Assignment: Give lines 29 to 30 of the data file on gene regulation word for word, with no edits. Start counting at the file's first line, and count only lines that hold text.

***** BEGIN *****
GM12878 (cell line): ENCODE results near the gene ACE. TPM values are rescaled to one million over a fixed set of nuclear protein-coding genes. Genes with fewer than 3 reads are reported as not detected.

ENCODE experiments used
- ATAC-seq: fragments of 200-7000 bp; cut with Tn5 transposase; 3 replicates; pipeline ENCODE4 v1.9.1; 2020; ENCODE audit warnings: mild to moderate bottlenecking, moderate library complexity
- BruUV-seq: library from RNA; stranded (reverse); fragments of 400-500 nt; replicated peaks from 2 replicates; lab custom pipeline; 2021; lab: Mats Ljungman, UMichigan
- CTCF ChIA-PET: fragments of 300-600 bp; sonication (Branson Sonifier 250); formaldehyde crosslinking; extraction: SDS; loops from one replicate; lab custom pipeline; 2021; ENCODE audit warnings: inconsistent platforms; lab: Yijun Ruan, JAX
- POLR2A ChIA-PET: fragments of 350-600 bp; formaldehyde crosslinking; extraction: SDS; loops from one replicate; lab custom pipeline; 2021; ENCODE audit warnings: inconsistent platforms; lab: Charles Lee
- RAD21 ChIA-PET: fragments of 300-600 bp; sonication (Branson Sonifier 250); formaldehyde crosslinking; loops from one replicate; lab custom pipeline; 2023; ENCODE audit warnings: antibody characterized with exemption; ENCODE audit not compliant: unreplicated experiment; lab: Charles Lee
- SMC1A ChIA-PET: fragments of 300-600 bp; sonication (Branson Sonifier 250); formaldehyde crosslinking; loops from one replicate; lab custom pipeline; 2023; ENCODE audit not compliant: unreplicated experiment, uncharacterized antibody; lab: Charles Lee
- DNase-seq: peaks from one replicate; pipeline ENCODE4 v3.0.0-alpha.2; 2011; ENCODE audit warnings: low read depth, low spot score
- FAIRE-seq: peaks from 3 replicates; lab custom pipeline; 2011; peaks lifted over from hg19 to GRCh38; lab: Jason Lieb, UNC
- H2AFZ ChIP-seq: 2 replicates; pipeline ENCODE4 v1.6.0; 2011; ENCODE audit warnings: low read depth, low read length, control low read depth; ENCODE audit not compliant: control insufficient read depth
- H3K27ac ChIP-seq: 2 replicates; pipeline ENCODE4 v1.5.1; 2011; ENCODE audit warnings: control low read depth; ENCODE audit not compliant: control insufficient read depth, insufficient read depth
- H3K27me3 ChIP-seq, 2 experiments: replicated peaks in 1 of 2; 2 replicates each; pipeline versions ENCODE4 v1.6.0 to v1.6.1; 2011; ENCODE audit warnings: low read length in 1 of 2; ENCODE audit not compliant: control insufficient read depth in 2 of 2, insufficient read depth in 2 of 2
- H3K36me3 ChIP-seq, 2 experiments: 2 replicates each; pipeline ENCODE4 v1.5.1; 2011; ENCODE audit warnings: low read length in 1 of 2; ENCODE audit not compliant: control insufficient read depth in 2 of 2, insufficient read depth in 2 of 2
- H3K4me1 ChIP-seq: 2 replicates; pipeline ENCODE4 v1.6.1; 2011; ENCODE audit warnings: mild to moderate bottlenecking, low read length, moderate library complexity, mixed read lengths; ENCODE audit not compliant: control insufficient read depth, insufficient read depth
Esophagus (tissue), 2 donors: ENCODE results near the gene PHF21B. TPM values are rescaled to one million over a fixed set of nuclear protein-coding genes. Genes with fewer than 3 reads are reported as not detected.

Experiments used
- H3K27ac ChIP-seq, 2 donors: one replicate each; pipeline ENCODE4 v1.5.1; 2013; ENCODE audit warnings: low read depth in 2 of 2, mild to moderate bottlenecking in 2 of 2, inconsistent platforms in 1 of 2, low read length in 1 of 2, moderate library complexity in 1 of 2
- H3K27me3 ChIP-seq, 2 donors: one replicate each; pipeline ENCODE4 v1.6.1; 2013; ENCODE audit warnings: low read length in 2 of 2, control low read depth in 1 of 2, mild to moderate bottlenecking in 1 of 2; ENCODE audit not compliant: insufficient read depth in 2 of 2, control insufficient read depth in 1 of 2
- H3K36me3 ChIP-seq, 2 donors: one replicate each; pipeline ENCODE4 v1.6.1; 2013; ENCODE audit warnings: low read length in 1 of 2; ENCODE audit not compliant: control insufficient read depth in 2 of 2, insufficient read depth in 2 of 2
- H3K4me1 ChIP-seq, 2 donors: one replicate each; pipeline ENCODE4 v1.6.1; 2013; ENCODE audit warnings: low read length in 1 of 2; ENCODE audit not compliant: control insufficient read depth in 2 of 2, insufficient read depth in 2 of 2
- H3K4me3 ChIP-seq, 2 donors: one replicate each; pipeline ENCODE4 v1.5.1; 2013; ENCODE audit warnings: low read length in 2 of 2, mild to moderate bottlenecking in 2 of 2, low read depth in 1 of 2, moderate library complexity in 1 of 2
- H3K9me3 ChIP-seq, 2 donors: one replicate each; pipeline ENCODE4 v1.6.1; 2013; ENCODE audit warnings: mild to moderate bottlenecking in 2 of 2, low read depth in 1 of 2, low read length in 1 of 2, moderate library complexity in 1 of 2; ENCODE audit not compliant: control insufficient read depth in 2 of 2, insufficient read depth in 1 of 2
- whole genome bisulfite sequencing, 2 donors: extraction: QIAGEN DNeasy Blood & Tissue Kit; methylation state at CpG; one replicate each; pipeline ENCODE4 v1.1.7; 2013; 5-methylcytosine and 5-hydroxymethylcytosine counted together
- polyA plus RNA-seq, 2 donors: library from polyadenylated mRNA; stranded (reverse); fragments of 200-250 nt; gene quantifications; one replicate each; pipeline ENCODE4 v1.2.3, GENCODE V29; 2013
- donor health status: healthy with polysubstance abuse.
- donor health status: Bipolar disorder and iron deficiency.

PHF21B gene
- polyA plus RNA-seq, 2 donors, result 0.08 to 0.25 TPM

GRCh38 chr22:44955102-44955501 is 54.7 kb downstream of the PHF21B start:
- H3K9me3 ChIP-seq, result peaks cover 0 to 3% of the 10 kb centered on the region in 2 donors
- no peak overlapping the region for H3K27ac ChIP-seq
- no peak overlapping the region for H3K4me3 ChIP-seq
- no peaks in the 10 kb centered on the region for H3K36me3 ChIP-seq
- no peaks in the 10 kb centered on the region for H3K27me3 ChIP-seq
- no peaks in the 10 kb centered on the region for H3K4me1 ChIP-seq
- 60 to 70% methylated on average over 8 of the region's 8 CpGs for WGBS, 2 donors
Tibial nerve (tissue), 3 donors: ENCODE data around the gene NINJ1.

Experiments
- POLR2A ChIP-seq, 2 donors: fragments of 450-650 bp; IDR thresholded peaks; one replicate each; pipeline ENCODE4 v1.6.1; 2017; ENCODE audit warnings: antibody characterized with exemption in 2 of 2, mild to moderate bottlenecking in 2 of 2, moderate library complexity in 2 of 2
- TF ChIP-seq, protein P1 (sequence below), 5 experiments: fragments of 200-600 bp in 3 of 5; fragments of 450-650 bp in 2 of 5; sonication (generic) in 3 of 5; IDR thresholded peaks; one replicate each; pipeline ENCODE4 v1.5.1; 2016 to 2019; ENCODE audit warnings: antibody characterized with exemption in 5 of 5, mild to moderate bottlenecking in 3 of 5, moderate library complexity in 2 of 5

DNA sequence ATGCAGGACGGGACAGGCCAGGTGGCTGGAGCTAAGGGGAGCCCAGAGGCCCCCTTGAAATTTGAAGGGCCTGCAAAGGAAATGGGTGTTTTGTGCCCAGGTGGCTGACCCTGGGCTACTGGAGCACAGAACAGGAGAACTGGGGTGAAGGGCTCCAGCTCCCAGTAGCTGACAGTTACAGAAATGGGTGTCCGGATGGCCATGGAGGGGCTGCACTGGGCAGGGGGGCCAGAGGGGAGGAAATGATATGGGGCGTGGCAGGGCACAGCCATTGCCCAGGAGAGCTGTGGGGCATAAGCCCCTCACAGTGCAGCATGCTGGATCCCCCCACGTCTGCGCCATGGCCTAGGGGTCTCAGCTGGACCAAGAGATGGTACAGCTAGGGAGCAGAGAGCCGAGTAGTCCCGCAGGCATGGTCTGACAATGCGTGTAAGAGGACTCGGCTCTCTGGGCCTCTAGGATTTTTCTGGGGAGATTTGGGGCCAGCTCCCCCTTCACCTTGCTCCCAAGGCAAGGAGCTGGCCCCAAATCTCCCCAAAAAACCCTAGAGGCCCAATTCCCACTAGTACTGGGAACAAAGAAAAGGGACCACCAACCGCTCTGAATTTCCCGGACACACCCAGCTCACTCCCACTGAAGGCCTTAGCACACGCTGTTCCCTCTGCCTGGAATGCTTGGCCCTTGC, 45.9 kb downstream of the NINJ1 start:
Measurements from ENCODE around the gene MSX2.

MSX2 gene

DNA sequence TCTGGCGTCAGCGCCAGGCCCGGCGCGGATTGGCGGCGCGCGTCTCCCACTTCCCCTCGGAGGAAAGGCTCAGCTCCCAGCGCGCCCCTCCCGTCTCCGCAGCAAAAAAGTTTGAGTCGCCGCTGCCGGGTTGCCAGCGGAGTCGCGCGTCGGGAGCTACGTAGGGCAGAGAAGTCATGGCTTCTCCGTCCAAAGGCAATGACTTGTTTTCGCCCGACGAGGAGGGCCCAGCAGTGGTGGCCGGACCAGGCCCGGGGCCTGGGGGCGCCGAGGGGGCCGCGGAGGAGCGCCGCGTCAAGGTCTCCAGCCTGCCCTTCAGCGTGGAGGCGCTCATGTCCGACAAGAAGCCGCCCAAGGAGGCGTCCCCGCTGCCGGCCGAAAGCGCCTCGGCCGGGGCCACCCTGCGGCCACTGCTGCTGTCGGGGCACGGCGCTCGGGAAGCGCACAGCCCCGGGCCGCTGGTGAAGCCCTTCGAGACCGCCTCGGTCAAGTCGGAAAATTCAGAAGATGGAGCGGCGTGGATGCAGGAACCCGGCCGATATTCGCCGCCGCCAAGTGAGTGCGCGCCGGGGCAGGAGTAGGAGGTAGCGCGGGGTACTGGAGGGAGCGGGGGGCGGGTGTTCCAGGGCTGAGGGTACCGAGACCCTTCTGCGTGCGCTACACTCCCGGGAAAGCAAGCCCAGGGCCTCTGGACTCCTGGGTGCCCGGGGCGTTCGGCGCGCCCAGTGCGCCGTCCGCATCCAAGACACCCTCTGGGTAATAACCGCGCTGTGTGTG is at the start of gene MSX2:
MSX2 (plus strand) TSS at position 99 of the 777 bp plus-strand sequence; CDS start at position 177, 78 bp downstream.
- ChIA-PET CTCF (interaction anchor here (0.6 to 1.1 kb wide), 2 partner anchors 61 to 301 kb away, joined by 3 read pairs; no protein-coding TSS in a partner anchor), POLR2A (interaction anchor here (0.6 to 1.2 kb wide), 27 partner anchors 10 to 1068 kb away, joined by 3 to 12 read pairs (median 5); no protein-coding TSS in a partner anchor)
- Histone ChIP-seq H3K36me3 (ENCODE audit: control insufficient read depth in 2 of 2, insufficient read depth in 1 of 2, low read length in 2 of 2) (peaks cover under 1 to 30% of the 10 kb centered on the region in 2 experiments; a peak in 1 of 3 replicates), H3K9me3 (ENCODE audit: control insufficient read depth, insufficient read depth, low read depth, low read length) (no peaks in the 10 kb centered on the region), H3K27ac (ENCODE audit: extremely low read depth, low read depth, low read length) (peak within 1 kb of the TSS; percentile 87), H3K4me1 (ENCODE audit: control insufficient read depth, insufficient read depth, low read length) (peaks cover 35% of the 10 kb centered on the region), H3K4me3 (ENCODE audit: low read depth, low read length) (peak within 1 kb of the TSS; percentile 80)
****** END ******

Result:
- polyA plus RNA-seq, 2 donors, result 0.08 to 0.25 TPM

GRCh38 chr22:44955102-44955501 is 54.7 kb downstream of the PHF21B start: